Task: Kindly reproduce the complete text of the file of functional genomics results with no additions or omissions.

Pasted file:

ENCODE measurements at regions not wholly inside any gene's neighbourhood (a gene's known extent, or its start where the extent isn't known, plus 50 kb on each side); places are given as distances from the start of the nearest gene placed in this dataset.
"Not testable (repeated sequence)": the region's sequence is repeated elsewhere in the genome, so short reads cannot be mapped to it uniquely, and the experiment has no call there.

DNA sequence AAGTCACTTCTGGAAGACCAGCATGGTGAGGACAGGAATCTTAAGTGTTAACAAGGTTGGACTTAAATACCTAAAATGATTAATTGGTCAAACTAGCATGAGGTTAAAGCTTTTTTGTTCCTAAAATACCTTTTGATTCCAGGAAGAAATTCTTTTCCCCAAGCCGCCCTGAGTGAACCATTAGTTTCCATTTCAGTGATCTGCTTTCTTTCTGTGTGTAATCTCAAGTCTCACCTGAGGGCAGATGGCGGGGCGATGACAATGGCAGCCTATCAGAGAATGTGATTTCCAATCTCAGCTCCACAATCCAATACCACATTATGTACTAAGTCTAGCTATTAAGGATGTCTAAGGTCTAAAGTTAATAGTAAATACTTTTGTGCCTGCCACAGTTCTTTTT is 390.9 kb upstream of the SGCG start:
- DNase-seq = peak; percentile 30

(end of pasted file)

ENCODE measurements at regions not wholly inside any gene's neighbourhood (a gene's known extent, or its start where the extent isn't known, plus 50 kb on each side); places are given as distances from the start of the nearest gene placed in this dataset.
"Not testable (repeated sequence)": the region's sequence is repeated elsewhere in the genome, so short reads cannot be mapped to it uniquely, and the experiment has no call there.

DNA sequence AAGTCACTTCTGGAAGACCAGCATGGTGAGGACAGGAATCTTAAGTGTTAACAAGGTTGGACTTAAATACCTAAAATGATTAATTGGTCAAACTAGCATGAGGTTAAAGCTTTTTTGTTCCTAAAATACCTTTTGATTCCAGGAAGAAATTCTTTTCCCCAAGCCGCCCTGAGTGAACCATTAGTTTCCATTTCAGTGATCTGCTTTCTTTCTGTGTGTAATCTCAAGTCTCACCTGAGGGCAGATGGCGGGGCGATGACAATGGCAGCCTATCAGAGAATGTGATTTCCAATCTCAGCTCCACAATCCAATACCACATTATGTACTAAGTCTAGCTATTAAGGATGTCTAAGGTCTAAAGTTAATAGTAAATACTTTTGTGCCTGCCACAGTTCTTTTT is 390.9 kb upstream of the SGCG start:
- DNase-seq = peak; percentile 30